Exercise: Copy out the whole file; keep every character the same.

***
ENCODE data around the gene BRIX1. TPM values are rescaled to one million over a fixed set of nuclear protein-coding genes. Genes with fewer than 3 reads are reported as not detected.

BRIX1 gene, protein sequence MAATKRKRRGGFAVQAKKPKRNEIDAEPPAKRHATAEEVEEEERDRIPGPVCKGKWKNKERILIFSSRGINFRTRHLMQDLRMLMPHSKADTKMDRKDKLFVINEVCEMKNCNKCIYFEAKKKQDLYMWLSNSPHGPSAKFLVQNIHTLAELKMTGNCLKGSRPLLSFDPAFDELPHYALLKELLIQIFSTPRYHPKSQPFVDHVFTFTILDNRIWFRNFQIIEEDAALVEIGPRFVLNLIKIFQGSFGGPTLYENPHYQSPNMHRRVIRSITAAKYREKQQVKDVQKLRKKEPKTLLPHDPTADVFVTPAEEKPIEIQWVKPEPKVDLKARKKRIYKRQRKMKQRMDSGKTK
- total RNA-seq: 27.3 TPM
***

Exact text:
ENCODE data around the gene BRIX1. TPM values are rescaled to one million over a fixed set of nuclear protein-coding genes. Genes with fewer than 3 reads are reported as not detected.

BRIX1 gene, protein sequence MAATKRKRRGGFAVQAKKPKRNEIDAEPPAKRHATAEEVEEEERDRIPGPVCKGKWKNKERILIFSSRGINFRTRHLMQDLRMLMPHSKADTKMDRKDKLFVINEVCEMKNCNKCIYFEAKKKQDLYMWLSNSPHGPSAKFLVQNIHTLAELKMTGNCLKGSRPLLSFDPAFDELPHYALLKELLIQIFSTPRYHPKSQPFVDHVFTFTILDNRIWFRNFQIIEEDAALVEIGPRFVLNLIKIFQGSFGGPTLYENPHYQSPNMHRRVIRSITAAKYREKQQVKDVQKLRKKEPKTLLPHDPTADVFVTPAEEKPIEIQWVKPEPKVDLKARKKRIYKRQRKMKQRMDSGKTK
- total RNA-seq: 27.3 TPM